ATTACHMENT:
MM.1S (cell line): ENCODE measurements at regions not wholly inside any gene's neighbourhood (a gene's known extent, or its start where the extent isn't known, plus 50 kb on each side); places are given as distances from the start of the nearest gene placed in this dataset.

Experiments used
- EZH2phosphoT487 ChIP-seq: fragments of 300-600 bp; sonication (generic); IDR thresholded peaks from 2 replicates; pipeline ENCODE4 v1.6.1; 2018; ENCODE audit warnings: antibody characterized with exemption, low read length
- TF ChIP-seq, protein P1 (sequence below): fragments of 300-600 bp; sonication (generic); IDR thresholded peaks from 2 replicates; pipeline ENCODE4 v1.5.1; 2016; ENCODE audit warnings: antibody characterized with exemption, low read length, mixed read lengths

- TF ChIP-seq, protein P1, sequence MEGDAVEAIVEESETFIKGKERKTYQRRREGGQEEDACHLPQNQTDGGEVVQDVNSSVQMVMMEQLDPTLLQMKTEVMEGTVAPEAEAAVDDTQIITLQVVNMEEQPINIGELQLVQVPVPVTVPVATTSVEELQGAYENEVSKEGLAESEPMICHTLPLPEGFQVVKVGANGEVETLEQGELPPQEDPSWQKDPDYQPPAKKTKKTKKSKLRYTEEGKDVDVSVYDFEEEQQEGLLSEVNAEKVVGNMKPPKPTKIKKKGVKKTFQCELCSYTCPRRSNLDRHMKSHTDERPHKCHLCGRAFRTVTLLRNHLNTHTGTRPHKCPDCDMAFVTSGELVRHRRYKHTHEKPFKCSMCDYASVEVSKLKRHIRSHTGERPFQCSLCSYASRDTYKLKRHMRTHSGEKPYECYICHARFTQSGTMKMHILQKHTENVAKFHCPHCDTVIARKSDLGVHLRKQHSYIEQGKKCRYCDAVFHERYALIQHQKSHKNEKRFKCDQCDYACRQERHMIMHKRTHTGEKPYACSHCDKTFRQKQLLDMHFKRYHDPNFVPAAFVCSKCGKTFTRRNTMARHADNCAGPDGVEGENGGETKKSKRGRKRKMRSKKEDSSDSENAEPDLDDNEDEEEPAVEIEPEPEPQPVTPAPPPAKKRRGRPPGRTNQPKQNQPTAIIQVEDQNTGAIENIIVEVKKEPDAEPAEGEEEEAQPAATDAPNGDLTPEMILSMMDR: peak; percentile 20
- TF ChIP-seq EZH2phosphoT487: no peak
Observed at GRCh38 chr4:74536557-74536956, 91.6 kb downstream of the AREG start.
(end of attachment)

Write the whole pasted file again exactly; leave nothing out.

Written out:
MM.1S (cell line): ENCODE measurements at regions not wholly inside any gene's neighbourhood (a gene's known extent, or its start where the extent isn't known, plus 50 kb on each side); places are given as distances from the start of the nearest gene placed in this dataset.

Experiments used
- EZH2phosphoT487 ChIP-seq: fragments of 300-600 bp; sonication (generic); IDR thresholded peaks from 2 replicates; pipeline ENCODE4 v1.6.1; 2018; ENCODE audit warnings: antibody characterized with exemption, low read length
- TF ChIP-seq, protein P1 (sequence below): fragments of 300-600 bp; sonication (generic); IDR thresholded peaks from 2 replicates; pipeline ENCODE4 v1.5.1; 2016; ENCODE audit warnings: antibody characterized with exemption, low read length, mixed read lengths

- TF ChIP-seq, protein P1, sequence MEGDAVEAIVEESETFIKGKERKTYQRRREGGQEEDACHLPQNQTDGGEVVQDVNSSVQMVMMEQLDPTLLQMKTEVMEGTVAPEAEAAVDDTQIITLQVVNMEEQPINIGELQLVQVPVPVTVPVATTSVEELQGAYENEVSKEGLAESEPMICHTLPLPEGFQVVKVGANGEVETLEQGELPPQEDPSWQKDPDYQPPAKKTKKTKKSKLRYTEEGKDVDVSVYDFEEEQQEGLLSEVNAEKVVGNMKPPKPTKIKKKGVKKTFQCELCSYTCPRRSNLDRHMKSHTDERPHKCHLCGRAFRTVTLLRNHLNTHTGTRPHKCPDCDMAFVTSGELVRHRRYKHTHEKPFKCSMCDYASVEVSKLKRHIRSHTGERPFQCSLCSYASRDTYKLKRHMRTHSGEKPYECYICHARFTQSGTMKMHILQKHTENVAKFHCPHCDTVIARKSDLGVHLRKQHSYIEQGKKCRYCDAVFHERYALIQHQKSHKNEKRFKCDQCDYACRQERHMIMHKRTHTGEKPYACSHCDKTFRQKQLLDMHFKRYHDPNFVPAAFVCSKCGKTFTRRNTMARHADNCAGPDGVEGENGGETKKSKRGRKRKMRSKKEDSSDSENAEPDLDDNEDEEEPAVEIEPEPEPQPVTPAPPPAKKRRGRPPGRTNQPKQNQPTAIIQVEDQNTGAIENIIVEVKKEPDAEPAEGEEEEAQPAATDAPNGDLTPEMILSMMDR: peak; percentile 20
- TF ChIP-seq EZH2phosphoT487: no peak
Observed at GRCh38 chr4:74536557-74536956, 91.6 kb downstream of the AREG start.